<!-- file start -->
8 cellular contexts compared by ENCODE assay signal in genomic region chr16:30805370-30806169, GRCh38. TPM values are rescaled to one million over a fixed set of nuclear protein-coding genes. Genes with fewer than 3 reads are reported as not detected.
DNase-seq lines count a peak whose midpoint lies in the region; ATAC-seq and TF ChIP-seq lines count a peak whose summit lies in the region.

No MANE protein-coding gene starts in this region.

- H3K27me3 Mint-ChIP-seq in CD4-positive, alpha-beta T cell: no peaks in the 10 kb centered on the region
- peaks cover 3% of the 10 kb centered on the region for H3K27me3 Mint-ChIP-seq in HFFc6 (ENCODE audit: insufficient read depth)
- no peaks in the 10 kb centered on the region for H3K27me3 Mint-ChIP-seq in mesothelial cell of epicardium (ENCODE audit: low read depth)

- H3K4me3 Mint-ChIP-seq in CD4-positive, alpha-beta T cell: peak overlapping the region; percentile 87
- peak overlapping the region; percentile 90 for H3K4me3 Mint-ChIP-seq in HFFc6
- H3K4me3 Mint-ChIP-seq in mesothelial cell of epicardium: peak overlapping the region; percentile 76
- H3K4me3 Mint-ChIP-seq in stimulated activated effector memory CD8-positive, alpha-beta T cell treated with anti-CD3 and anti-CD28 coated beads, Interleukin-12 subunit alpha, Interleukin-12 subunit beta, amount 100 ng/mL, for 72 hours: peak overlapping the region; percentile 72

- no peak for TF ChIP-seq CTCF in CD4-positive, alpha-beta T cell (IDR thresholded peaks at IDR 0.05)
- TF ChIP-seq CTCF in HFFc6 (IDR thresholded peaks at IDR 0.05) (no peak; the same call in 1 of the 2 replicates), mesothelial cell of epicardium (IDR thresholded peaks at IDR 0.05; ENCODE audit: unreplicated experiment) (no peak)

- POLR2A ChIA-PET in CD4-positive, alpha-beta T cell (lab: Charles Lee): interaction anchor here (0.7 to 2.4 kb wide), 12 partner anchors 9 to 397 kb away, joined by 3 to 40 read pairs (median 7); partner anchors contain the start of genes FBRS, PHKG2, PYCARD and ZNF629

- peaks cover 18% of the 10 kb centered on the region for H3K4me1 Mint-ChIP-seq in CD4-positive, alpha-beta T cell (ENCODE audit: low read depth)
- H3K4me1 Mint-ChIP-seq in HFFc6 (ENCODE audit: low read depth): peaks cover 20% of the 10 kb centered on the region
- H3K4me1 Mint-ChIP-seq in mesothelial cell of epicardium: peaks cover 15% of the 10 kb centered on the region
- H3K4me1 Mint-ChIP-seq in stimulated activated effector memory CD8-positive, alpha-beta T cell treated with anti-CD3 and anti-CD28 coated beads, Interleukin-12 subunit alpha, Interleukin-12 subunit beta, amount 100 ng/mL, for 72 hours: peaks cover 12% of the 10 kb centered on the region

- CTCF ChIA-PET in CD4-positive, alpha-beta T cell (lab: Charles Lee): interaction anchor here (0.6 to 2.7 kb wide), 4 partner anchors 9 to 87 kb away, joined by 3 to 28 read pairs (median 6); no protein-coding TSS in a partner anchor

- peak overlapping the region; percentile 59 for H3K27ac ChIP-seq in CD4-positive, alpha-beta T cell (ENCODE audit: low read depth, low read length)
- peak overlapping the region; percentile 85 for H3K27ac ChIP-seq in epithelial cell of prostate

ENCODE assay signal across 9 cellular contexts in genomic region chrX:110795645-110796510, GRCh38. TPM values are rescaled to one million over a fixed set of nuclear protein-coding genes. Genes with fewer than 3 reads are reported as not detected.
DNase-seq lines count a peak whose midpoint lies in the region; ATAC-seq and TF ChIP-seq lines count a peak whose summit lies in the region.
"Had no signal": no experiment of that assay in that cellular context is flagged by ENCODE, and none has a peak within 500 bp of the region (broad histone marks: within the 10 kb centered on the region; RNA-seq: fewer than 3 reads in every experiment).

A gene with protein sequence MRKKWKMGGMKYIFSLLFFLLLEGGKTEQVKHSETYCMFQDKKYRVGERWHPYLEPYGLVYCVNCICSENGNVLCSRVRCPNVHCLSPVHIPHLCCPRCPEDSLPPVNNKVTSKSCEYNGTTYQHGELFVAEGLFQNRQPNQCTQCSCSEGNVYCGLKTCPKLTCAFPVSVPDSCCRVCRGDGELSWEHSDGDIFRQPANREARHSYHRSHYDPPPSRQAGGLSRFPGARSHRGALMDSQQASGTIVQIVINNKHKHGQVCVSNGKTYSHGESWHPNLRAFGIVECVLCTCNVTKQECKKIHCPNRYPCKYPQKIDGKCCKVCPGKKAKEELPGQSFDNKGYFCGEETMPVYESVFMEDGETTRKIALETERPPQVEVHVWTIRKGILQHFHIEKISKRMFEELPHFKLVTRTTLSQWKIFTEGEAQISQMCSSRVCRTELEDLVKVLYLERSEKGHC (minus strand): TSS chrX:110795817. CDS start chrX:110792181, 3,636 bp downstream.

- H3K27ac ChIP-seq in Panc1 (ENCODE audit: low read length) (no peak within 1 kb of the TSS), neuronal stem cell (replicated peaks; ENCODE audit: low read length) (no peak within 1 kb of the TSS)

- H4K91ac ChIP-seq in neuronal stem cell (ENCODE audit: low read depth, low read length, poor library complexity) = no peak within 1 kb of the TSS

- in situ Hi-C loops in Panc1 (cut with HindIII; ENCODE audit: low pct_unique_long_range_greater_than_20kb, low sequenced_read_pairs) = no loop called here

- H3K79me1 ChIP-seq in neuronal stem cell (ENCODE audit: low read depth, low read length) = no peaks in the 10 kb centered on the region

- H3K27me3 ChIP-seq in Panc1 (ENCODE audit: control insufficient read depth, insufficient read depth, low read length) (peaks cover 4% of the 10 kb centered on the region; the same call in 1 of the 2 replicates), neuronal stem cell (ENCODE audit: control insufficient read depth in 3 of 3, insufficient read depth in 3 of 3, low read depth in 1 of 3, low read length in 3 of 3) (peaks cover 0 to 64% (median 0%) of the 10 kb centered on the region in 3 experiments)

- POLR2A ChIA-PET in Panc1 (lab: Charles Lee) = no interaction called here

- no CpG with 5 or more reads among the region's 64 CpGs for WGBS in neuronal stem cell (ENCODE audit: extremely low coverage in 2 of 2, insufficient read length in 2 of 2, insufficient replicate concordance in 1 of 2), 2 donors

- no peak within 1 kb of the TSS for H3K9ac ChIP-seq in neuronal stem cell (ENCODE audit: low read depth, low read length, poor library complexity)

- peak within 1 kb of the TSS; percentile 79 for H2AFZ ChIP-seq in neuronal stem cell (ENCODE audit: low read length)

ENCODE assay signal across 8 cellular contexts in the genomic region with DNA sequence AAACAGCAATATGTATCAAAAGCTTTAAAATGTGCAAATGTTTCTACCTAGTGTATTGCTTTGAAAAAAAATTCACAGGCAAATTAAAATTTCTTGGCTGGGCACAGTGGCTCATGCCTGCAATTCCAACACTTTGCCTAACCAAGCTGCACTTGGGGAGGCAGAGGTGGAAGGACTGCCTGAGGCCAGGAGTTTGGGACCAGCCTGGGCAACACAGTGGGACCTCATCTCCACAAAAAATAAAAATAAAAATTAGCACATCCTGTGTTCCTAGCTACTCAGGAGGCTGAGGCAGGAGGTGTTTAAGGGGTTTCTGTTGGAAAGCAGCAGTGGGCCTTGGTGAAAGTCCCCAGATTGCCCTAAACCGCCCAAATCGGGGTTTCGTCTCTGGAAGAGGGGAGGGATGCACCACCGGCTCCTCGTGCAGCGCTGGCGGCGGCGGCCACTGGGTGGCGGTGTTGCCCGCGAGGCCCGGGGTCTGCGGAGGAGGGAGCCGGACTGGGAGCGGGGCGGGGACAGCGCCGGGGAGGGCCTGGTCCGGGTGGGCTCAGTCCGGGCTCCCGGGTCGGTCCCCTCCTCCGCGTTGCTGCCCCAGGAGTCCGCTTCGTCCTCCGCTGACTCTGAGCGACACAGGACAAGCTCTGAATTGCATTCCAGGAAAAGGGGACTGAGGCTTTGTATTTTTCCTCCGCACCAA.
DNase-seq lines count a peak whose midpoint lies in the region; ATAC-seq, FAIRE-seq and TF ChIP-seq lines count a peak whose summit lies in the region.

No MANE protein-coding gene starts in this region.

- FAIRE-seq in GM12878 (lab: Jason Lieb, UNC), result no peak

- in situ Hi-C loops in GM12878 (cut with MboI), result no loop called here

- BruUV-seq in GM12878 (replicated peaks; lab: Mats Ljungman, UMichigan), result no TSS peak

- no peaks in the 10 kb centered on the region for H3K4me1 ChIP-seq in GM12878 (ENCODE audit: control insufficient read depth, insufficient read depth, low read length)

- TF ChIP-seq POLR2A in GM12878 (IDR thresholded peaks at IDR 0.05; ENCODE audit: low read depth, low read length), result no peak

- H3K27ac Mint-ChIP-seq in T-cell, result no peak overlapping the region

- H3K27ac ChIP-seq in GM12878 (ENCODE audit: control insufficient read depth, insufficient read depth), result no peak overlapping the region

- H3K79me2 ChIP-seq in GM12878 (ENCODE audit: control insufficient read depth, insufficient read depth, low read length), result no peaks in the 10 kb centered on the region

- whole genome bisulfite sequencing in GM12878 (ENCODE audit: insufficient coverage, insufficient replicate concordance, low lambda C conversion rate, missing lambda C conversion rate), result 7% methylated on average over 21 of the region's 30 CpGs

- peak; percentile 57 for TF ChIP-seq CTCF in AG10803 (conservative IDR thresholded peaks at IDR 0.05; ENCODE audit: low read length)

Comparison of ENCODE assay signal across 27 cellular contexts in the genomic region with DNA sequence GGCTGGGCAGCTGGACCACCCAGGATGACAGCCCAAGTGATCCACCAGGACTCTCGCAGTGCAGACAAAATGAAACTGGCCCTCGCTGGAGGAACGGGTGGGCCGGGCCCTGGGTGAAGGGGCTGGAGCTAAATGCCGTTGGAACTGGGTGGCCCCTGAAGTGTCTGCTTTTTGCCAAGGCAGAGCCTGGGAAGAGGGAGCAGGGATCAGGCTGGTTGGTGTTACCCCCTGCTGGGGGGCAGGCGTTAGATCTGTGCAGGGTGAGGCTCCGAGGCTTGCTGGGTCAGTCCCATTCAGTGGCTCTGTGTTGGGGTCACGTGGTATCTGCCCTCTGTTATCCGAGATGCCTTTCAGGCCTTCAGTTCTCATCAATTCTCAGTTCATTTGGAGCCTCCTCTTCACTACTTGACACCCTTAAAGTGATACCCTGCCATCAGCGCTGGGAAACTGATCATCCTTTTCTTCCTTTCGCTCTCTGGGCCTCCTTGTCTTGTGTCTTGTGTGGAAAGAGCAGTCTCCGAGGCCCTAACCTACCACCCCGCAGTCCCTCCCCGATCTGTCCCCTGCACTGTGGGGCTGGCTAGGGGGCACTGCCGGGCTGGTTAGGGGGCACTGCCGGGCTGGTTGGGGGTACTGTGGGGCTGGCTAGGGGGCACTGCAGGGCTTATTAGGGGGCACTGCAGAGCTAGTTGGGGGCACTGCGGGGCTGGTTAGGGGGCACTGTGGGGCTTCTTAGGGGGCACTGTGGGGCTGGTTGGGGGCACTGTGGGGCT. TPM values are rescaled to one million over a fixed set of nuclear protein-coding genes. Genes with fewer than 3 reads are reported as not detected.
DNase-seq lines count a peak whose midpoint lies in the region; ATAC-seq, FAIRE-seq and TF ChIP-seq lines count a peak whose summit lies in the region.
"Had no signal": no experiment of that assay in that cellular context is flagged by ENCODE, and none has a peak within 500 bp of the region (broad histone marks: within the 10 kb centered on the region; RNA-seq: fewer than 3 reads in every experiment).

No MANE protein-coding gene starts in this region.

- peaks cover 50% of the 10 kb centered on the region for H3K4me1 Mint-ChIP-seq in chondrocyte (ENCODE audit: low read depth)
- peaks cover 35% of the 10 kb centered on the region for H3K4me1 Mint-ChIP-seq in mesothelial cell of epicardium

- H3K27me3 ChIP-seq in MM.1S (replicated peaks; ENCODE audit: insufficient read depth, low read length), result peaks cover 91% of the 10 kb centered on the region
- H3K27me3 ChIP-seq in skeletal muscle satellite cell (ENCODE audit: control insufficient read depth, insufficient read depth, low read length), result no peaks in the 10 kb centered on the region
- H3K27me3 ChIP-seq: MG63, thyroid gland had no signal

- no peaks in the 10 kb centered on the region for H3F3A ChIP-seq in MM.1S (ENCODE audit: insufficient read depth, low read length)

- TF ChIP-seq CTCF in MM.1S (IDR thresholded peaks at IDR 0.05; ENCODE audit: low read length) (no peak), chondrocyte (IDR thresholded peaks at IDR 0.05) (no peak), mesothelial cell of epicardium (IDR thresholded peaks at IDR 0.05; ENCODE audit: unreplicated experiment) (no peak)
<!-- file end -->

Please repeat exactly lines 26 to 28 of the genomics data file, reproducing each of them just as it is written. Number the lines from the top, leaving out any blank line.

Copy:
- H4K91ac ChIP-seq in neuronal stem cell (ENCODE audit: low read depth, low read length, poor library complexity) = no peak within 1 kb of the TSS

- in situ Hi-C loops in Panc1 (cut with HindIII; ENCODE audit: low pct_unique_long_range_greater_than_20kb, low sequenced_read_pairs) = no loop called here

- H3K79me1 ChIP-seq in neuronal stem cell (ENCODE audit: low read depth, low read length) = no peaks in the 10 kb centered on the region